Henry Morton Stanley (American National Biography)

Byron Farwell, "Stanley, Henry Morton," American National Biography Online, February 2000, http://www.anb.org/articles/20/20-00982.html.
In October 1869 Stanley was summoned to Paris by James Gordon Bennett, the proprietor of the [New York] Herald, who instructed him to find David Livingstone, the famous African missionary believed to be lost in central Africa, but he was to begin the search only after completing a series of assignments in Egypt, Palestine, Turkey, and India. It was March 1871 before he left Zanzibar with a large expedition bound for Tanganyika (the two countries now form Tanzania) in East Africa. After suffering great hardships and surmounting obstacles and dangers, he found Livingstone at Ujiji. Raising his hat, he asked politely, "Dr. Livingstone, I presume?" (How I Found Livingstone, p. 78).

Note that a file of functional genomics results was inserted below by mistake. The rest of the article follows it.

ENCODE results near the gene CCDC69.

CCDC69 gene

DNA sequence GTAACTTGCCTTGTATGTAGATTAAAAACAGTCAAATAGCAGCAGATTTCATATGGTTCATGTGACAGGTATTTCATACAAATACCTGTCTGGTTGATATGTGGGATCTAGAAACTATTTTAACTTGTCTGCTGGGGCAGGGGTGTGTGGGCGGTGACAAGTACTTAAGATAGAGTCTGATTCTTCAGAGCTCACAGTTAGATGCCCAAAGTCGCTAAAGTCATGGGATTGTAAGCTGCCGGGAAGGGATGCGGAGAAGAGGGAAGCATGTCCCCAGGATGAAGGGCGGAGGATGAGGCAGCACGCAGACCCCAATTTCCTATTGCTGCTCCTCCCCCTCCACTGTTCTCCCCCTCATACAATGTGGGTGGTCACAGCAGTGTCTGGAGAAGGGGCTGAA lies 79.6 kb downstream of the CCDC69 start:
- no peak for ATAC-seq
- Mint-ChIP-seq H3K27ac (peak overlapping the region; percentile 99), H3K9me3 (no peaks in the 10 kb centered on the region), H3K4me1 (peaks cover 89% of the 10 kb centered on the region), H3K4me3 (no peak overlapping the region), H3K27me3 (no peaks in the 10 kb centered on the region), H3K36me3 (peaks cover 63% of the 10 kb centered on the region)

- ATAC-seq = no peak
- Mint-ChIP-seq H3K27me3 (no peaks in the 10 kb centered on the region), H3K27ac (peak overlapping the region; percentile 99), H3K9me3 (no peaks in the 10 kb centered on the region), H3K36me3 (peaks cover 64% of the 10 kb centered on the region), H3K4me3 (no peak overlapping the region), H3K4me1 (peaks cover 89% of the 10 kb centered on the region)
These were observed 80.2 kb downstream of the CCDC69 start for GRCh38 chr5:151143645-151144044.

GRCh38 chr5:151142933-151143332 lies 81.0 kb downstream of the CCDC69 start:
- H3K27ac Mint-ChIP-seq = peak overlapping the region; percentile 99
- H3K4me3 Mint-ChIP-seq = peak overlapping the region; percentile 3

Together they explored the north end of Lake Tanganyika before Stanley emerged from the interior carrying letters and notebooks from the missionary, who had no wish to leave. His newspaper stories and his book, How I Found Livingstone (1872), brought him fame.
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